Of the 4,069 registered voters that were asked who they would vote for today in a hypothetical head-to-head against the Republican incumbent, 52 percent said they would choose Sanders, and 43 percent chose Trump. The closest candidate to the Vermont senator's nine-point lead over the president is former Vice President Joe Biden at 50 percent to the president's 43 percent, putting him in a seven-point lead over the real estate mogul.
Billionaire Michael Bloomberg also led Trump at 49 percent to 42 percent, as did Massachusetts Sen. Elizabeth Warren with 48 percent to 45 percent. In addition, former South Bend, Indiana, Mayor Pete Buttigieg toppled Trump by three points at 47 percent to 44 percent and businessman Andrew Yang came out on top over the president by two points at 46 percent to 44 percent.
While billionaire Tom Steyer tied Trump with 44 percent, the remaining candidates — Amy Klobuchar and Tulsi Gabbard — lost to the incumbent.
SurveyUSA noted that the polls were conducted before the New York Times' controversial endorsement of Warren and Klobuchar, as well as before Trump's inflammatory 2017 comments about U.S. armed forces surfaced.
Sanders has been rising in polls lately, and it appears that the Trump campaign has taken notice. The president's 2020 campaign manager, Brad Parscale, said on CBS This Morning on Wednesday that the 78-year-old politician is "on a rise," per CBS News.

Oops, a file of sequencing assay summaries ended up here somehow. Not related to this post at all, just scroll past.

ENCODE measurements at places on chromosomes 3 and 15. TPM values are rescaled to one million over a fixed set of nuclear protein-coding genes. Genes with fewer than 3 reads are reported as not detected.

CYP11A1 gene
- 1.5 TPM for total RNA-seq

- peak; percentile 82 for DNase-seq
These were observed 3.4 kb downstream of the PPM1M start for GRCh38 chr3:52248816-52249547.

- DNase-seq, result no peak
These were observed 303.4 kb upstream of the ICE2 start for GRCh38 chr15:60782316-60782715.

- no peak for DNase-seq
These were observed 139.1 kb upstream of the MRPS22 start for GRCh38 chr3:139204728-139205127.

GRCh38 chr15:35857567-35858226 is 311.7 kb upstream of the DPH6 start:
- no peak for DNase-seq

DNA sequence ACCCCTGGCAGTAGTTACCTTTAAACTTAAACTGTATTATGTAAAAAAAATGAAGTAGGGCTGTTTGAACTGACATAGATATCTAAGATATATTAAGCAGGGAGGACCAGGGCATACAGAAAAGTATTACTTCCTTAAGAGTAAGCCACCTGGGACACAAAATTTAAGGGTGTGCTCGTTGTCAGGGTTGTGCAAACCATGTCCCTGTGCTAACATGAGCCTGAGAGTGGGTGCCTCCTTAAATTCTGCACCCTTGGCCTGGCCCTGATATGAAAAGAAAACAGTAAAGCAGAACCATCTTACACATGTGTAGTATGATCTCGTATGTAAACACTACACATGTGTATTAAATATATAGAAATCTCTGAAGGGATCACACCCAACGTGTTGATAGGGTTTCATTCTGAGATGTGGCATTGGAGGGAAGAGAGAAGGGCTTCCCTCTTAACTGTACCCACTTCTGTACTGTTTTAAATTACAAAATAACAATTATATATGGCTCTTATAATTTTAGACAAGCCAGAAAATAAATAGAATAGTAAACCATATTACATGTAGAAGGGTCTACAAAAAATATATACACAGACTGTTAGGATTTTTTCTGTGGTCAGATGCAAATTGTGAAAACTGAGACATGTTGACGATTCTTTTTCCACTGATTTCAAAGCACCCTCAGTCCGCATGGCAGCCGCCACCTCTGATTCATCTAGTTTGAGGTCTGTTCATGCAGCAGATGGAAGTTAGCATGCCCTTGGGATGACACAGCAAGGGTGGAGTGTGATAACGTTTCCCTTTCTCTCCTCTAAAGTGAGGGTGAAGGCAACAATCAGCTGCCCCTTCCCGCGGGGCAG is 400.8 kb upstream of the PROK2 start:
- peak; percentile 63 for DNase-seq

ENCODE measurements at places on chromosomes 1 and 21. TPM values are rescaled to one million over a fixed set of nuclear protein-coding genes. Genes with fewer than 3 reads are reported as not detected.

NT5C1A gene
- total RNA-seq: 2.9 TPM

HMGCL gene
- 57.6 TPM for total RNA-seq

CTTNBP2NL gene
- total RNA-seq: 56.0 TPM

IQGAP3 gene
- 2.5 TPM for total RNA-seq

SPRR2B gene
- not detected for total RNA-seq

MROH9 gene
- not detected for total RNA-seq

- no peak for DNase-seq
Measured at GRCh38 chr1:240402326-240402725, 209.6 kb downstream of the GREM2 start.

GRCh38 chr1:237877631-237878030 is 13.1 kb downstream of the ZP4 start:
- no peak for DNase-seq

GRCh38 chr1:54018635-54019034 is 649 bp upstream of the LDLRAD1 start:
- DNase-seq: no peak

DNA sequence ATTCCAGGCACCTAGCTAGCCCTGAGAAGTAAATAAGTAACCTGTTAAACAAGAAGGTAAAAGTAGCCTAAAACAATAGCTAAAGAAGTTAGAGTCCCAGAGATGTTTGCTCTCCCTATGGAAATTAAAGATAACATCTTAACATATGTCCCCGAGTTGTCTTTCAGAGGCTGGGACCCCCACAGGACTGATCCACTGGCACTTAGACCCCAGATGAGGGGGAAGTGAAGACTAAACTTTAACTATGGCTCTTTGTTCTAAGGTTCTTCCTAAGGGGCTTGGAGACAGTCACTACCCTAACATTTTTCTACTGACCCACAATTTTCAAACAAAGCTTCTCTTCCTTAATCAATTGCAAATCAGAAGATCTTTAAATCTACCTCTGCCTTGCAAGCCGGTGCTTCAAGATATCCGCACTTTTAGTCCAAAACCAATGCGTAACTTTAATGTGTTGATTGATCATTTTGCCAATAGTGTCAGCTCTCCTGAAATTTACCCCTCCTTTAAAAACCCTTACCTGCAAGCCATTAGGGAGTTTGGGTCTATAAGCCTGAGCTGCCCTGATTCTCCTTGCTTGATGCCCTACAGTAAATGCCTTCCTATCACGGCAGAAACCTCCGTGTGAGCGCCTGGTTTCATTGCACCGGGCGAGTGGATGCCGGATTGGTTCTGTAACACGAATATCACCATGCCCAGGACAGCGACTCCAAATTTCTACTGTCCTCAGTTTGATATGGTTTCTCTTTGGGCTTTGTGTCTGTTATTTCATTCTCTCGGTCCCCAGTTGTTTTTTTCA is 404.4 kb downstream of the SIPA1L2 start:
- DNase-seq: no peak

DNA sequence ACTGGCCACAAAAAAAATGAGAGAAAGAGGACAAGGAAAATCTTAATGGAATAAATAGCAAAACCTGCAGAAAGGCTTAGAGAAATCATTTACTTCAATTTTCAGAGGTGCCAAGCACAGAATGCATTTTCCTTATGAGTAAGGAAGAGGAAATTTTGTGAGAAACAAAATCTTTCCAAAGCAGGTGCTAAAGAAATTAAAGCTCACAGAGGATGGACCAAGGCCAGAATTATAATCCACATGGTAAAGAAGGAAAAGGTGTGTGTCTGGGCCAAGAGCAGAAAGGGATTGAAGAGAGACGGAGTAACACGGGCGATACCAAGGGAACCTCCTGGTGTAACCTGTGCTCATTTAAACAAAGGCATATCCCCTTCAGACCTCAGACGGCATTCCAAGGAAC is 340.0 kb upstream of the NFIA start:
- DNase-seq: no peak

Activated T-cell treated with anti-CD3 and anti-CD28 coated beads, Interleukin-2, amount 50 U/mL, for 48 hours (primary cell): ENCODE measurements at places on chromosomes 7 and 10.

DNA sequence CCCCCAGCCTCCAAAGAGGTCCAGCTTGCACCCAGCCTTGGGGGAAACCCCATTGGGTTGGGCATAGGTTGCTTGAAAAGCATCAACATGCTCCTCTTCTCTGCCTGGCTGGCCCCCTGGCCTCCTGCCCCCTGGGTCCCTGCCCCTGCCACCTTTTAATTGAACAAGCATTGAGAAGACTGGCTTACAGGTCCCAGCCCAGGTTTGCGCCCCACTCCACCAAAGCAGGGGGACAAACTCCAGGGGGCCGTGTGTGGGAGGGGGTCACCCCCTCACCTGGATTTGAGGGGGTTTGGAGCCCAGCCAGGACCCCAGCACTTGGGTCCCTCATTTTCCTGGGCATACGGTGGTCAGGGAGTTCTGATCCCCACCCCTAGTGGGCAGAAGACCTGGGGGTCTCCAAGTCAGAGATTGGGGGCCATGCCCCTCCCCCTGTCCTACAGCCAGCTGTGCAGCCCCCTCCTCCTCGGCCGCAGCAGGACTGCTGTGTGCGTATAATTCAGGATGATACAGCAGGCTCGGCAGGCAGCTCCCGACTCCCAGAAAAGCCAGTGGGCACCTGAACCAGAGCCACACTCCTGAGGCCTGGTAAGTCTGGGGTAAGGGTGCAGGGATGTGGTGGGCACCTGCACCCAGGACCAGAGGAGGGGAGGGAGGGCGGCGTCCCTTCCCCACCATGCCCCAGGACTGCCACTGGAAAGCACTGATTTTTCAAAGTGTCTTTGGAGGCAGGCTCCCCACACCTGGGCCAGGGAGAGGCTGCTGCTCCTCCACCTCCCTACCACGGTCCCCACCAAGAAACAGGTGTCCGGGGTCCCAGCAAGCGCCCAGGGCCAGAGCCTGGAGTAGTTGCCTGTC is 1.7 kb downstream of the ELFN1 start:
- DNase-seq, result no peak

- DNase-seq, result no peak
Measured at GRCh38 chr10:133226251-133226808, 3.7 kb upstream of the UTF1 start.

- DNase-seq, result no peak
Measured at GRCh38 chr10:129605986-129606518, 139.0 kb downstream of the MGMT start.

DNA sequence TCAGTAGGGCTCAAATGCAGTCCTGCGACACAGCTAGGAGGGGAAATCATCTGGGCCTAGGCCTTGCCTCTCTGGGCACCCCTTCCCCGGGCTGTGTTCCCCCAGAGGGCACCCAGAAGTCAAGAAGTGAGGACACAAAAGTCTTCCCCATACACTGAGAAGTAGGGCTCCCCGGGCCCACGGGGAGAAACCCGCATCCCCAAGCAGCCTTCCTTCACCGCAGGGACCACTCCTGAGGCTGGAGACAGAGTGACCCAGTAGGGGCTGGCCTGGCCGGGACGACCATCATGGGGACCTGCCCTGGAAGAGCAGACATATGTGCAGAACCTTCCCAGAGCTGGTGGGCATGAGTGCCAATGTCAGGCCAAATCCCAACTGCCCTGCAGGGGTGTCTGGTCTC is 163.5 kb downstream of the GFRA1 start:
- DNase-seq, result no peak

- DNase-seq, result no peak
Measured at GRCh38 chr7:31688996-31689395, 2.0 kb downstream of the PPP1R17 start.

"We're building a system that's ready for anyone, but I think Bernie's on a rise right now, but I think the media's — I think he's getting a little bit of the shaft again."Per the Washington Examiner, Trump previously noted Sanders' rise on Twitter while simultaneously taking a jab at the Democratic Party.
"Wow! Crazy Bernie Sanders is surging in the polls, looking very good against his opponents in the Do Nothing Party. So what does this all mean? Stay tuned!"In addition to the SurveyUSA poll, recent polls show Sanders beating Trump in Michigan, Pennsylvania, and Wisconsin — all wing states Trump won in 2016.
The Vermont senator's rise has also caught the attention of Barack Obama and his allies, who are reportedly distressed at the Medicare for All advocate's surge but don't know what to do about it. The former president has reportedly said he would intervene in the Democratic primary to prevent Sanders from winning -- if need be.
A former senior Obama campaign staffer was quoted as saying that the 58-year-old politician's dislike of Sanders stems from his campaign's implication that Obama was not a "progressive" president.